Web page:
Camera one pans out as the injured victim is lowered from a helicopter to the blue truck that waits on the ground below. The music builds. His body swings with the wind, narrowly missing the bed of the truck. Finally, he is lowered to safety–but he is not safe yet. The victim must reach the hospital across the body of water, but the bridge has fallen. Enter the robot fleet.
While this scene could open the next installment of Transformers, it actually describes the real-life creation of engineering professors Vijay Kumar and Mark Yim. Kumar and Yim, who in connection with the Defense Advanced Projects research Agency (DARPA), are heading a University of Pennsylvania team to create a fleet of autonomous robots that could provide global disaster relief and assistance.
The researchers have built one hundred scale models of what would be flat-top robotic boats the size of standard shipping containers. Once deployed, the boats can travel to a set location, and interlock using a hook-and-tether mechanism to form an above-water platform of any shape and size.
In order to avoid a literal crash-and-burn of the platform, Kumar and Yim needed to find a way for the robots to “see” each other. Each boat has been equipped with a marking, similar to a QR code that can be scanned using any smart-phone. Using these markings, a camera system transmits information to on-board computers which enable the robots to perceive their location and the location of their ro-buddies.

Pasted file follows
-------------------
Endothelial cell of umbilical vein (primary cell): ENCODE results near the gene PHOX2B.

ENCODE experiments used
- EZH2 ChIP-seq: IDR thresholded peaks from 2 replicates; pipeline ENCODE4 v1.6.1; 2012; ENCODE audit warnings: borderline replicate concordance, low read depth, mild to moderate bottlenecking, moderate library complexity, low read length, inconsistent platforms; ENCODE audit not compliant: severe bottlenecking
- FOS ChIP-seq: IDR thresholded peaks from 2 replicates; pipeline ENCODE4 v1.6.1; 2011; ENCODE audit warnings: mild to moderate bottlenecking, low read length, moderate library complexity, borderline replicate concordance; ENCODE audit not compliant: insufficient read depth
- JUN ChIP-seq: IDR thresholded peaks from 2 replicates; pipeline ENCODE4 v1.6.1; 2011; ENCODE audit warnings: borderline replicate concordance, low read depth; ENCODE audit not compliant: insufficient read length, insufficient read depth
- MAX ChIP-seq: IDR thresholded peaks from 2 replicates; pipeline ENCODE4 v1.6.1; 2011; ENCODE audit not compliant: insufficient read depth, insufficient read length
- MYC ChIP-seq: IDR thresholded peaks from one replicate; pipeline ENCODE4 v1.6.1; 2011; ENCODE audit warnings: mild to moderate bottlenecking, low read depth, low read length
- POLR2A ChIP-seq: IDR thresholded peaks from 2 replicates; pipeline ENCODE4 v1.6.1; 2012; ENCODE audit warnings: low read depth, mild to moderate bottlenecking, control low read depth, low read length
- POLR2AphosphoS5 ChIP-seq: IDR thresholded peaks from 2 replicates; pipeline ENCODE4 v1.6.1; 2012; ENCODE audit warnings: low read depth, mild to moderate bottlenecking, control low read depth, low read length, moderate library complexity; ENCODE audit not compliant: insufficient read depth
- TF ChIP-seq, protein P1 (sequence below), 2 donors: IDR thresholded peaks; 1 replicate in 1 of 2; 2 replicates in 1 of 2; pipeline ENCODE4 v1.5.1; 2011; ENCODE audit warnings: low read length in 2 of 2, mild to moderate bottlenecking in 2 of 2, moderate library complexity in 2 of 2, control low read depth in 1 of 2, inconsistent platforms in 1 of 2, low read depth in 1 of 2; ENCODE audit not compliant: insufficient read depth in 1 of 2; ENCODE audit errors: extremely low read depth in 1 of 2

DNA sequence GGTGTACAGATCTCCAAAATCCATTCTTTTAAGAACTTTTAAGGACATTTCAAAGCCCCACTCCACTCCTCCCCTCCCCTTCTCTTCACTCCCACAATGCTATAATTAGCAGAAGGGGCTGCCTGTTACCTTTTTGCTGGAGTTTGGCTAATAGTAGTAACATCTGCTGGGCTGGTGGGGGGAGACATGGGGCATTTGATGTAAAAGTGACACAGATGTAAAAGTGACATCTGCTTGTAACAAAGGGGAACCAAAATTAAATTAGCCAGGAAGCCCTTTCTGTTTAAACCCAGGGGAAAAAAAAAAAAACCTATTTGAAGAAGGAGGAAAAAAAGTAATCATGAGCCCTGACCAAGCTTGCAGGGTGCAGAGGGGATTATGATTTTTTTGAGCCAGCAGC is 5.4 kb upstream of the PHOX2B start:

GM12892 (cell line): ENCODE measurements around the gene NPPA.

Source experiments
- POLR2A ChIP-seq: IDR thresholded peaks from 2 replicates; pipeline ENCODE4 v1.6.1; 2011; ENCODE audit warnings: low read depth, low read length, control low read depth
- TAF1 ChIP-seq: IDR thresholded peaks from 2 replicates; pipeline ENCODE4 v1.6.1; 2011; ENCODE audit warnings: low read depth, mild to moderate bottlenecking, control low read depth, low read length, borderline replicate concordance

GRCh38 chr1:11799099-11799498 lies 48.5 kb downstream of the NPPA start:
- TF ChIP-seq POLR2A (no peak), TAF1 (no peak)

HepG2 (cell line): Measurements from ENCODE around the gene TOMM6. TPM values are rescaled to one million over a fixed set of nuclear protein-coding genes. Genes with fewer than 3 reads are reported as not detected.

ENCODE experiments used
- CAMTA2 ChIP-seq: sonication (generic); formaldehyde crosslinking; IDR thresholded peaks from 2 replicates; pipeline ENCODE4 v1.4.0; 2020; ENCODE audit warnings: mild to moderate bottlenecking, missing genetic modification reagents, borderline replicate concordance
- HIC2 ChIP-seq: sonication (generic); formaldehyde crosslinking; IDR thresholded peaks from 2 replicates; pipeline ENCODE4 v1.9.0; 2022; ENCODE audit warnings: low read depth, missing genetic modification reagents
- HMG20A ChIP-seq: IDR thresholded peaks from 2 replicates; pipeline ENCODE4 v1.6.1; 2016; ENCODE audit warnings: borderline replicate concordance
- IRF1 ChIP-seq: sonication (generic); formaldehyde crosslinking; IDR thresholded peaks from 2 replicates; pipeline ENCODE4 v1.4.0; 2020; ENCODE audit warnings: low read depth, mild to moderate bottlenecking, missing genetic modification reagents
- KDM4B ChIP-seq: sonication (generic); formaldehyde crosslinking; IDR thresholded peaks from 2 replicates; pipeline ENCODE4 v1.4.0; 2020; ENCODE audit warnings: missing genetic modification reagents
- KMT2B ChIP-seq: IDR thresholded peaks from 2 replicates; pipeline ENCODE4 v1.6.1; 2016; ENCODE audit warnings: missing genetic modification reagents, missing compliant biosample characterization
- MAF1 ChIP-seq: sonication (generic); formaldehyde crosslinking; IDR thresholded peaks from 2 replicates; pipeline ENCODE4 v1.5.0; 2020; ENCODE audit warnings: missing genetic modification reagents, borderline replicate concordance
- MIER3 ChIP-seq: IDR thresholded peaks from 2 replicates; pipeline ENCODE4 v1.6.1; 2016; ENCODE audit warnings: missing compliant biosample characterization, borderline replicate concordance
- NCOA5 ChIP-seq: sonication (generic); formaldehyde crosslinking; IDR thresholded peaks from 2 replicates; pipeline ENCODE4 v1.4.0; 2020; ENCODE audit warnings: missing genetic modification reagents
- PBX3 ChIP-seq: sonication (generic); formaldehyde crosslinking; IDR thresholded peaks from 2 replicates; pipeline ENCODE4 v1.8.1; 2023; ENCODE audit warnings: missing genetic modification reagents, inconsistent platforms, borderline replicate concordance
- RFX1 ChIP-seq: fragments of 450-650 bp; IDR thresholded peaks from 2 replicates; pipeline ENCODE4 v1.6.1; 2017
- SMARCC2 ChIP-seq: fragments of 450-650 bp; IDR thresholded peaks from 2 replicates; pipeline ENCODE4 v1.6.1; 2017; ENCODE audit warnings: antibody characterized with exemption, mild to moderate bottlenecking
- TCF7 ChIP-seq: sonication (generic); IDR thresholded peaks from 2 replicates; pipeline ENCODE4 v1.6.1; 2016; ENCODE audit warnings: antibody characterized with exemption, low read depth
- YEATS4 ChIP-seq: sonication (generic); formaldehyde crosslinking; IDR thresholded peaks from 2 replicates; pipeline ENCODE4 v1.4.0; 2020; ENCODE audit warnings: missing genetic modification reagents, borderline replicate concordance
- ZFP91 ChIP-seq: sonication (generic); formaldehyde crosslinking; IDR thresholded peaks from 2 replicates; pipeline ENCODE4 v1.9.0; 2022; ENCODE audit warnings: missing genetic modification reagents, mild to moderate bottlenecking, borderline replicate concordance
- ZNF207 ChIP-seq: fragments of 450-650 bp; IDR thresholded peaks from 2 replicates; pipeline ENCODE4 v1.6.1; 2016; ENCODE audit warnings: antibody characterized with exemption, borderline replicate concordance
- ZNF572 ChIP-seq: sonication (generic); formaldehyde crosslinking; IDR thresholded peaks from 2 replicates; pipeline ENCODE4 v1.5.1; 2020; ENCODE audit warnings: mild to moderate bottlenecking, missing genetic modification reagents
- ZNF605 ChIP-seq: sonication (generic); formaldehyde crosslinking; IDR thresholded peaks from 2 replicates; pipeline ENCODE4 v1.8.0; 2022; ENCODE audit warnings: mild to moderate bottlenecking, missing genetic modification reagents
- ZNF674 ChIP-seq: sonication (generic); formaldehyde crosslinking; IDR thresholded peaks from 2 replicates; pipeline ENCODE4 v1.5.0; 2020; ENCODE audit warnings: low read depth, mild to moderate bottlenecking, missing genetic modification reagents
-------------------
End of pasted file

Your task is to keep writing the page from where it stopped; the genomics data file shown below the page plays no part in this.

“We give them a structure, and then each boat figures out where to go and in what sequence to go to make that structure,” Yim said.
The real boats would rely on GPS to find each other, and could form temporary bridges, provide assistance during oil spills, or be used as a landing surface for sea-rescue much like much like US NAVY Aircraft Carriers.
The project, a leg of DARPA’s Tactically Expandable Maritime Platform (TEMP), aims to provide relief without relying on local infrastructure, which would free military vessels to perform other tasks with greater efficiency.
Further research must be conducted to determine how the TEMP fleet will handle the stress of large waves and bad weather at sea, but budget constraints leave full-scale development of these human helping ‘bots up in the air.